New Tools for Detailed Text Searches:
In order to facilitate advanced text searches, identification and indexing of names, and the markup of narrative characteristics such as direct speech, we are replacing the existing HTML version of the text with an SGML encoded Decameron. The completion of the SGML text by Brown University's Scholarly Technology Group and our staff will enable researchers to define their text searches by selecting from one of three categories: "Characters," "Geographic Locations," and "Single and Multiple Words." Within each of these categories, users may define their query by either 1.) simply typing in the name of the character or place they are looking for, 2.) customizing their search by selecting attributes from pull-down menus, or 3) viewing the results of our pre-searched lists.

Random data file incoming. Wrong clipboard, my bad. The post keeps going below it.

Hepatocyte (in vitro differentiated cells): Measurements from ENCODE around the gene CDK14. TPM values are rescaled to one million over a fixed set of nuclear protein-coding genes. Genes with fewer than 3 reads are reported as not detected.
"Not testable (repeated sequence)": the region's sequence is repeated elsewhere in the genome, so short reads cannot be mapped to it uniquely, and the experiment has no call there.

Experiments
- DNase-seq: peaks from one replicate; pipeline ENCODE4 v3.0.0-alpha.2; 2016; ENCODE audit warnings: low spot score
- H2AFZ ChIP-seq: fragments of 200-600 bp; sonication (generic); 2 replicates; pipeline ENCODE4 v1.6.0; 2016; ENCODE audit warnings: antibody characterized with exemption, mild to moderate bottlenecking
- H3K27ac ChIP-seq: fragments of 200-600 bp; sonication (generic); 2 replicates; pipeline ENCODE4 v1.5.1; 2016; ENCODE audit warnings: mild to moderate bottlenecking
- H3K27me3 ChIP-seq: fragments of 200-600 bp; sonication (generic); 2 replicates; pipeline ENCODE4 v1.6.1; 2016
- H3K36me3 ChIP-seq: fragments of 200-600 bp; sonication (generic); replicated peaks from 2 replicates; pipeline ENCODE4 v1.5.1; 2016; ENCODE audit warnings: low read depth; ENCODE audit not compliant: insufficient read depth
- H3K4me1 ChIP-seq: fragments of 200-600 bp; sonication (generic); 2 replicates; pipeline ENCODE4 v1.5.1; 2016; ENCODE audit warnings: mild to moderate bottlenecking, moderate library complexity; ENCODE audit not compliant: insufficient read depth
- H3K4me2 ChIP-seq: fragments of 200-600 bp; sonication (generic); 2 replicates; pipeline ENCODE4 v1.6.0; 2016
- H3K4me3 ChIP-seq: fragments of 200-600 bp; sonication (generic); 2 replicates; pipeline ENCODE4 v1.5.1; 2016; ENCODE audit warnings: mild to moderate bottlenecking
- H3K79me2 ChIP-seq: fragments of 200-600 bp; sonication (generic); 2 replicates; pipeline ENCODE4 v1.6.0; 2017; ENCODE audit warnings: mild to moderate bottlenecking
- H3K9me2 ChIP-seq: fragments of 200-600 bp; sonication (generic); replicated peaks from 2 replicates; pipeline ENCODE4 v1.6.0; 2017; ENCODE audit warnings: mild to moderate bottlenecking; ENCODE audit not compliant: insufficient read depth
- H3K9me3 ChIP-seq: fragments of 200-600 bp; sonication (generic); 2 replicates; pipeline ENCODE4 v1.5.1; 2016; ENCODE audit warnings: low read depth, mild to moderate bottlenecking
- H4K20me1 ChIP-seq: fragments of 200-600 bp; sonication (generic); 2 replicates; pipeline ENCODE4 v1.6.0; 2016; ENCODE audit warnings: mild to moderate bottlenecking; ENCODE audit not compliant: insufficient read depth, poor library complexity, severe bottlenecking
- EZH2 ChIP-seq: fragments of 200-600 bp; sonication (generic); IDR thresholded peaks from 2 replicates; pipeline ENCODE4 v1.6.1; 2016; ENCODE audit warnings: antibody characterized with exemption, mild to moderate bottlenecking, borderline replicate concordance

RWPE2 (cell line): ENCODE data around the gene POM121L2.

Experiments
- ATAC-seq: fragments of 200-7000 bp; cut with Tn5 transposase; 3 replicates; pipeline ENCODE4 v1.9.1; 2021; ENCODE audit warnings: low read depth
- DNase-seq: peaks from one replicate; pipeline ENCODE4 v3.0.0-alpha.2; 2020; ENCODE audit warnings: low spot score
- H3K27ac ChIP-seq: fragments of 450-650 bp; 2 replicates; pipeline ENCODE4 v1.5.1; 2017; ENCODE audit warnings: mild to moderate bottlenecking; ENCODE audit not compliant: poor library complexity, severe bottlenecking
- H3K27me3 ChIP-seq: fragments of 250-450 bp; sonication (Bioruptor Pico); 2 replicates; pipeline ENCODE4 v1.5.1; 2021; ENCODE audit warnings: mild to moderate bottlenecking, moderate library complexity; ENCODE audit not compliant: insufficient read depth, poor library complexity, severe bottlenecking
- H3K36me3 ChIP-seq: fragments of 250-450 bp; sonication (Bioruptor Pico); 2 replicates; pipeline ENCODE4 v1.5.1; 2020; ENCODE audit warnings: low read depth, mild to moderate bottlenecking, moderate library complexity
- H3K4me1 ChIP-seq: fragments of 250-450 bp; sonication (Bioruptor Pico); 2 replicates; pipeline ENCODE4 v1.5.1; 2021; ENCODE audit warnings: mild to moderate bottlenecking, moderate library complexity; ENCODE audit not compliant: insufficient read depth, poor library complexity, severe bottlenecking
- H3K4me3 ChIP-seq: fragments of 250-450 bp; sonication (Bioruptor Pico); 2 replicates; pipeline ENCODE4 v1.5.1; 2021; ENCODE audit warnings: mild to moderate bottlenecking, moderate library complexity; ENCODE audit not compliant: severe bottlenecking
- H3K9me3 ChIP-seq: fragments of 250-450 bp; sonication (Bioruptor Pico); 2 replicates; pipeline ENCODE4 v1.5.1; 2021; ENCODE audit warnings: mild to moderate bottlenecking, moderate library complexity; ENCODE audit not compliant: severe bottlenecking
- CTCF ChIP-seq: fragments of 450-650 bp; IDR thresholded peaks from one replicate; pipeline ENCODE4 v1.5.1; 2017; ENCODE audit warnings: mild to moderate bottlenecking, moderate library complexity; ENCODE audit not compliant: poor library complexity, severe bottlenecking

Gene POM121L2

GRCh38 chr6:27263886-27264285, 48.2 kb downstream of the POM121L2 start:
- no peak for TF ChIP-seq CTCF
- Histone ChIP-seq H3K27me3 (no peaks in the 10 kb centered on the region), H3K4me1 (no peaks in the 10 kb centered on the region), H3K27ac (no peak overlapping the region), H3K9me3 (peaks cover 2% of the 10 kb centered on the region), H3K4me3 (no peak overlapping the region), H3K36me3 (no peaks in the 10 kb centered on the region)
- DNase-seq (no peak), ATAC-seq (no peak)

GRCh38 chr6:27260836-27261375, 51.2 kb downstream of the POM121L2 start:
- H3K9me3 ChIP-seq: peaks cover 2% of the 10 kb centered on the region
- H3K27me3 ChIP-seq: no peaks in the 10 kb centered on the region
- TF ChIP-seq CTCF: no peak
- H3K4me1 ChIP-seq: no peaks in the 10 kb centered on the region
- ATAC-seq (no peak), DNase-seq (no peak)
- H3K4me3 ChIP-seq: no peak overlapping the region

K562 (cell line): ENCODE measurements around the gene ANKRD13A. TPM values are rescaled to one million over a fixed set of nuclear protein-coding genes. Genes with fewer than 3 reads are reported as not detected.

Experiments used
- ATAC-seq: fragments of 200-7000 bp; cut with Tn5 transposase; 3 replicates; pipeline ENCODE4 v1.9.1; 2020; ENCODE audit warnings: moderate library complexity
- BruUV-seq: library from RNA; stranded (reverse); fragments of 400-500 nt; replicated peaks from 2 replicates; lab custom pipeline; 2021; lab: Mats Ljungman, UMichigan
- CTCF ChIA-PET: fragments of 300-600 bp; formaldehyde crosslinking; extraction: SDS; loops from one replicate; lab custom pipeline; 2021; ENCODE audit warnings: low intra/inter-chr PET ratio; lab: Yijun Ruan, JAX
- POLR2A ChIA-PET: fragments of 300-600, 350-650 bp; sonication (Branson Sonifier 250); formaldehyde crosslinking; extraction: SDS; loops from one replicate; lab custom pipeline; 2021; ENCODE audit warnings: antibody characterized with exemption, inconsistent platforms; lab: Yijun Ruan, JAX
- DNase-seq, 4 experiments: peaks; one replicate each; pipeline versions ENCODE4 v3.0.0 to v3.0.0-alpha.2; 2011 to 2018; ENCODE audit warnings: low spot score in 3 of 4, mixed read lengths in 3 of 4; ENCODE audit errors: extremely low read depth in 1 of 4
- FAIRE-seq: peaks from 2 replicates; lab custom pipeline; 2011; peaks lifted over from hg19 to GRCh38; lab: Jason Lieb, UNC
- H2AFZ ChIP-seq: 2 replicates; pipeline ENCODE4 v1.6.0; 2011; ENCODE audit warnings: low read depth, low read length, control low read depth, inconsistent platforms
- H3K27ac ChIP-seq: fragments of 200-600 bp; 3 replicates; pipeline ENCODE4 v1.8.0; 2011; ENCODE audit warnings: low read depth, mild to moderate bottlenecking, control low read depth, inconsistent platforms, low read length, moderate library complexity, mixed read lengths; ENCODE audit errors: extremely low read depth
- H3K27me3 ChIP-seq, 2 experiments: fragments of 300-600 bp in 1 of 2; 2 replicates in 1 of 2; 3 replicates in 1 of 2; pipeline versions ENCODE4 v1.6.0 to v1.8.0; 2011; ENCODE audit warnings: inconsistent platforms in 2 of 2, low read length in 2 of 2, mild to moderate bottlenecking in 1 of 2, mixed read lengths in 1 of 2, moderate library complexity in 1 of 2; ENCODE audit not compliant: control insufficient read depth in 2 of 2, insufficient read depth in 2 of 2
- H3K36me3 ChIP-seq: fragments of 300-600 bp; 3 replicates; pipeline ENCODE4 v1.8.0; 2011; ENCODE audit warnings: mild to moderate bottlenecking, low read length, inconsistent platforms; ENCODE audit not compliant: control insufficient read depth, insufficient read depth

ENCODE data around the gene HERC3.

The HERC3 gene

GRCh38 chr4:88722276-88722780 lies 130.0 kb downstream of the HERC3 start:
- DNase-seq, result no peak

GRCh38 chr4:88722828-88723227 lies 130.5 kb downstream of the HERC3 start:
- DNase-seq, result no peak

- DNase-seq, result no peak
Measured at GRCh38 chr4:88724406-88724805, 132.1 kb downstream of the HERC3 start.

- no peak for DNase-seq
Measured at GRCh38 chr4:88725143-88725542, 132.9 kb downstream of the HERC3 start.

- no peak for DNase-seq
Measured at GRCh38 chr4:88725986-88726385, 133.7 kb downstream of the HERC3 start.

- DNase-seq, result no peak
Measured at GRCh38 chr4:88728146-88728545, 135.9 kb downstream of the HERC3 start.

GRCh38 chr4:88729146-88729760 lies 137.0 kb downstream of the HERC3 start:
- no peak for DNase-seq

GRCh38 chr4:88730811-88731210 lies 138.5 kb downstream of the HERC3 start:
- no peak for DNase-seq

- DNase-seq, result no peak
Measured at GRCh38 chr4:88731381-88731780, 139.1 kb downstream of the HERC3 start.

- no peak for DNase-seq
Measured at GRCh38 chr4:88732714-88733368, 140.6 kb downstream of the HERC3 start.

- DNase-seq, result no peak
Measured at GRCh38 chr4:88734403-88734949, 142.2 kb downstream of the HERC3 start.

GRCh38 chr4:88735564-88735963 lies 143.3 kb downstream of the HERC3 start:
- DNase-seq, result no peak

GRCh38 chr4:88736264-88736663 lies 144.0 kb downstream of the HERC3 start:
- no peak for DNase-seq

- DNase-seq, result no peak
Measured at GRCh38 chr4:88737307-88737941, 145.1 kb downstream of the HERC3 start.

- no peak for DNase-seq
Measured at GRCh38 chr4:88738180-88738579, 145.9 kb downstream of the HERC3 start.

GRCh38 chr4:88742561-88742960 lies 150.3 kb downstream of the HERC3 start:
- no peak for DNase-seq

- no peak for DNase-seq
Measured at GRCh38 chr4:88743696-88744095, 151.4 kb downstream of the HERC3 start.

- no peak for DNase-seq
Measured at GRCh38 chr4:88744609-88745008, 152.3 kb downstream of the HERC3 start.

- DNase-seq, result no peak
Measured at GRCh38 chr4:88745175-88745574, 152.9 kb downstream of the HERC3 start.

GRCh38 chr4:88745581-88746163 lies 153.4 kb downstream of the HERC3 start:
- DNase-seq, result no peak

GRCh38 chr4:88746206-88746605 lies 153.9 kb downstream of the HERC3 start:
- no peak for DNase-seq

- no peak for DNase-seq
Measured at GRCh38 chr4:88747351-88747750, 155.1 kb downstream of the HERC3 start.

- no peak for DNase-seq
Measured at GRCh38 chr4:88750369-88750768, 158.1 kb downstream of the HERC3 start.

The Detailed Search pages are currently being tested by our Boccaccio students and members of our Advisory Board. Although not all of the bugs have yet been eliminated, please feel free to experiment with it.
Making the Decameron Web 'Friendlier':
The hypertextual arrangement of information in relation to the text provides each Decameron Web user with a series of documents that are always pertinent to his or her interests. This simple characteristic - the great advantage of a hypertext presentation over the traditional book - helps researchers arrive quickly and effortlessly at new information and, at the same time, underscores the multidisciplinary nature of serious literary study.